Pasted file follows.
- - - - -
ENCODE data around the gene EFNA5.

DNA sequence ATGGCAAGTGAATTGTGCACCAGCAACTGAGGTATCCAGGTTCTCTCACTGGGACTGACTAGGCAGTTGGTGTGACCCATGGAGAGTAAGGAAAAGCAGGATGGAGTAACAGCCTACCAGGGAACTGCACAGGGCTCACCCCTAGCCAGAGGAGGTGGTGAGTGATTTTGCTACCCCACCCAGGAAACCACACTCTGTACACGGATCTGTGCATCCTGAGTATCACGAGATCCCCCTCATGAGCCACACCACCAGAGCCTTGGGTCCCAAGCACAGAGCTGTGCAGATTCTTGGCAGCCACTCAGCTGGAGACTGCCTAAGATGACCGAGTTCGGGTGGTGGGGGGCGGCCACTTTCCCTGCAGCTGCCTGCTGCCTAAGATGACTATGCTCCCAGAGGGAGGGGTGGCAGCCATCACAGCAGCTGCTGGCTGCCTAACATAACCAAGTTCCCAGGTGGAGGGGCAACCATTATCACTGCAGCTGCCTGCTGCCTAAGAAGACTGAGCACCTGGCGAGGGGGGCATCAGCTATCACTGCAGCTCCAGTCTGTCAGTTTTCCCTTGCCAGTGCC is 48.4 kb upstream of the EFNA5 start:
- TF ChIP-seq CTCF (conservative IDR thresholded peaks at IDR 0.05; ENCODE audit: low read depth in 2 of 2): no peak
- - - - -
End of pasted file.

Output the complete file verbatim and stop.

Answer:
ENCODE data around the gene EFNA5.

DNA sequence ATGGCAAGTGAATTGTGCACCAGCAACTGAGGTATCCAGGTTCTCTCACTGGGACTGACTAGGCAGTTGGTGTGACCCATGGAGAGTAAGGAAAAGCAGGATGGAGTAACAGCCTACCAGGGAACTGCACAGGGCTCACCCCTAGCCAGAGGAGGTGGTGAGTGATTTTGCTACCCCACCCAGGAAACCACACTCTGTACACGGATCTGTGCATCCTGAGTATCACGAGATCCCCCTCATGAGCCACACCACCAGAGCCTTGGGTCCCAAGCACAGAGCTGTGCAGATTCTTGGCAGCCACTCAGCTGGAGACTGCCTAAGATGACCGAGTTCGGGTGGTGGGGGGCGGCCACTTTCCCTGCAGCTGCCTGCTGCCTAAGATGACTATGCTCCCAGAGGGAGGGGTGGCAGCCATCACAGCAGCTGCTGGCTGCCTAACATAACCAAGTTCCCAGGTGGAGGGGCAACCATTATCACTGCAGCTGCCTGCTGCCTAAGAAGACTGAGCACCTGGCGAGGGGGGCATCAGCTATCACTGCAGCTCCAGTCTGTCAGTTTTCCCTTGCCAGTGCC is 48.4 kb upstream of the EFNA5 start:
- TF ChIP-seq CTCF (conservative IDR thresholded peaks at IDR 0.05; ENCODE audit: low read depth in 2 of 2): no peak